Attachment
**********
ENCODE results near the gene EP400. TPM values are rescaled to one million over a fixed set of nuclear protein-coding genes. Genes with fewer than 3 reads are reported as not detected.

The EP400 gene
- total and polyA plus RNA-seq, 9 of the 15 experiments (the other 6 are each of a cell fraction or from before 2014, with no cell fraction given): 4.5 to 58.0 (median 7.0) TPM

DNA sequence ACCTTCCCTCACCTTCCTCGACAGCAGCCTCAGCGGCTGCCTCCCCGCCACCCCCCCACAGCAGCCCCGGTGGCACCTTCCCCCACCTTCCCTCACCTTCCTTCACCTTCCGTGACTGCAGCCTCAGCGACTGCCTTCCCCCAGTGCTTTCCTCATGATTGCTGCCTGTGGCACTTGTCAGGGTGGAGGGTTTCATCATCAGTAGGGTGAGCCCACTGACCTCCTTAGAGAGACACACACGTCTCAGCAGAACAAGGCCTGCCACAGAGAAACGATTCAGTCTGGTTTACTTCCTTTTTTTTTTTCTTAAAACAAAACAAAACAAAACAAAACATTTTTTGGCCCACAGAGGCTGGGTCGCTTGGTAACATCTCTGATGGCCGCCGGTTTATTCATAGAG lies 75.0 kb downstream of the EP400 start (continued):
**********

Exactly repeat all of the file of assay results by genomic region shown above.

ENCODE results near the gene EP400. TPM values are rescaled to one million over a fixed set of nuclear protein-coding genes. Genes with fewer than 3 reads are reported as not detected.

The EP400 gene
- total and polyA plus RNA-seq, 9 of the 15 experiments (the other 6 are each of a cell fraction or from before 2014, with no cell fraction given): 4.5 to 58.0 (median 7.0) TPM

DNA sequence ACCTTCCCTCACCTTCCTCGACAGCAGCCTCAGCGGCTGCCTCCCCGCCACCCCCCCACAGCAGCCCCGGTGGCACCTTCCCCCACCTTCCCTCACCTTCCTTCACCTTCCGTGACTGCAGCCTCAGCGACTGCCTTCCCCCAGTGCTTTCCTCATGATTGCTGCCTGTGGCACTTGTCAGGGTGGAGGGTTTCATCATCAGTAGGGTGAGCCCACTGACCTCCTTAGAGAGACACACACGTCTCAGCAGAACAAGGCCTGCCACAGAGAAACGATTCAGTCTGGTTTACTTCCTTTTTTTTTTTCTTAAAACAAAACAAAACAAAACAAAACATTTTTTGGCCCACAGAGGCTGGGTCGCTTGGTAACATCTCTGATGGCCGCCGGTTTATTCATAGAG lies 75.0 kb downstream of the EP400 start (continued):